Jack’s log of the expedition, the so-called "Gowlland Manuscript", has recently been purchased by the State Library of Queensland. [It may be accessed by clicking here . After "Search for a Manuscript", type in "Gowlland" (without the inverted commas, of course) and then click on "John T Gowlland Papers : 1872 : 3253". Then on the left-hand side click on "Launch Manuscript Viewer". Note that on pages 53 to 58 will be found a very interesting newspaper article from 1962 about the affair.]
For an Australian biography of Jack Ewing, click here; and of Alexander Oliver click here. And for an interesting article about the Gowlland plaque click here.
Jack returned to England on leave in 1873 and in early 1874 was promoted to the rank of Staff Commander (click here). The letters of his brother, Richard Sankey Gowlland II, suggest that Jack had by that time become somewhat tired of the stresses and dangers of a naval career aggravated by spells of extremely painful gout. No doubt he wished to settle down with his family in Sydney. He made a large investment in a coal mine (which was difficult to dispose of after his death)
He returned to Sydney, accompanied by his sister Eliza Cecilia, on the SS "Hydaspes" from Brindisi to Melbourne, and thereafter, on the final stage of the voyage from Melbourne to Sydney, on the SS "Ellora", arriving on 8th May 1874: click here for the passenger list.
Back in Sydney he continued with his career as a naval surveyor. On 14 August 1874 when he was taking soundings off Dobroyd Point in Sydney Harbour the rowing boat was swamped when a heavy ‘roller’ rose up without warning and capsized the boat. Jack clung to the boat for an hour before striking out for the shore. Overcome by cramp or perhaps by an attack of gout, he drowned. He was only thirty-six. For an enlargement of the photocopy of the original telegraph, below, click on the image.
The Sydney Morning Herald of 15th August 1874 (click here) reported his death as follows:-
“at about 1.16pm when off Dobroyd Point, which is the headland between Manly Beach and the entrance to Middle Harbour, the boat was capsized by a heavy “roller”. Henry Peterson struck out immediately for the shore, but, when about half way, sank ... Mr Gowlland, Gardiner, and a man named Charles Venus got hold of the boat ... Venus who was the captain of the boat, stripped his clothes off and advised Mr Gowlland to do the same, but he was unable to do so. The boat, in the meantime, was prevented from drifting to shore by the lead-line, which was being used when the boat upset, getting entangled with something on the bottom. Venus then said that he would swim ashore and told Mr Gowlland to keep by the boat until he sent assistance. It is presumed however, that Mr Gowlland got benumbed, and was unable to hold on any longer, as he was afterwards seen endeavouring to swim ashore, and then suddenly to sink”.
For a summary of the documentation relating to him, covering the years 1853 to 1871, in the State Library of New South Wales , totalling 1,234 microfilm frames, click here. And more documentation is available, together with a typed transcript, in the State Library of Queensland - click here.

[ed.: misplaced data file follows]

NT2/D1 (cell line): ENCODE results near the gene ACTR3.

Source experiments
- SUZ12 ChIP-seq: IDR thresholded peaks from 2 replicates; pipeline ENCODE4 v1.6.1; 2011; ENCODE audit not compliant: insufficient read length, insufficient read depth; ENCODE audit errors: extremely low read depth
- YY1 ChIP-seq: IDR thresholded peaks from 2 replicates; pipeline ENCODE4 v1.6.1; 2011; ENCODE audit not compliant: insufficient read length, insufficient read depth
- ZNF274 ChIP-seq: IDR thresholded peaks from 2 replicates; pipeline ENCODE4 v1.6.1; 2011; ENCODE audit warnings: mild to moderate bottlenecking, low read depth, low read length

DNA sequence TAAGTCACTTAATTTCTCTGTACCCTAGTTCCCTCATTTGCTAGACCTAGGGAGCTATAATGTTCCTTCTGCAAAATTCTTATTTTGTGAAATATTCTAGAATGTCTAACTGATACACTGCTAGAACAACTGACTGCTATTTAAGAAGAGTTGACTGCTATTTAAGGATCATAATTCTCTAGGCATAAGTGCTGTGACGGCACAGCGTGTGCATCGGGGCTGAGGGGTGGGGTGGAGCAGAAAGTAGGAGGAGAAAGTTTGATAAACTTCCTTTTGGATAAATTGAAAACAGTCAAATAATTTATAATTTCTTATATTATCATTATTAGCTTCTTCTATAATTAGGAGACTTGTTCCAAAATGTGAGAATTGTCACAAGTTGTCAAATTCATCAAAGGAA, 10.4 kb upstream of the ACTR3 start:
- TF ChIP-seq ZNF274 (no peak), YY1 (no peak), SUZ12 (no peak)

The National Archives in Kew records his papers are held in Australia - http://www.nationalarchives.gov.uk/nra/searches/subjectView.asp?ID=P35892
His executors advertised for any creditors in the London Gazette of 29th October 1875 - click here.
For details of some of the descendants of his father Thomas, click here.
He was buried with full naval honours in the church of St. Thomas, North Shore and was survived by his wife Genevieve – who later remarried – his two sons John Vancouver Richards Gowlland and Percy Hartwell Gowlland, and a daughter, Maude. Maude in 1901 married Lieutenant George Harold de Peyster Chance at St Thomas', North Sydney - click here - from "England and Wales Visitation Vol 1, III - XIV, Additions and Corrections. "
Below is a photograph of the headstone as it was originally, and also as it was in November 2012. The Australian Gowlland who visited it, and took the picture, comments "The grave is very much neglected and I have included (a rather poor) photo of what it once looked like; I don't know when it was taken".
Interestingly, Alexander Oliver was buried in the same burial ground as John Thomas Ewing Gowlland - click here - but note the wife who died in 1864 was his first wife, not Eliza Celia.
For a very interesting article, containing a number of details additional to the contents of this biography, published in the August 1972 edition of the Naval Historical Society of Australia, click here . And for a summary of his career in a New Zealand website "Papers Past", originally published in "The Grey River Argus", click here.
And for a brief article by his descendant Eleanor Barron, with an extremely useful bibliography, click here.
[Source - Richard Joscelyne - Aug 2005], and:
Research of John Hollingsworth Gowlland (2000), Jack’s great grandson
Australian Dictionary of Biography (article by Eleanor Barron, Jack’s granddaughter)
‘The Log Book’ March 1998 (article by Gwyn Broomhall)
"The Fatal Shore - A History of the Transportation of Convicts to Australia 1787-1868" by Robert Hughes (Published by Collins Harvill, 1987]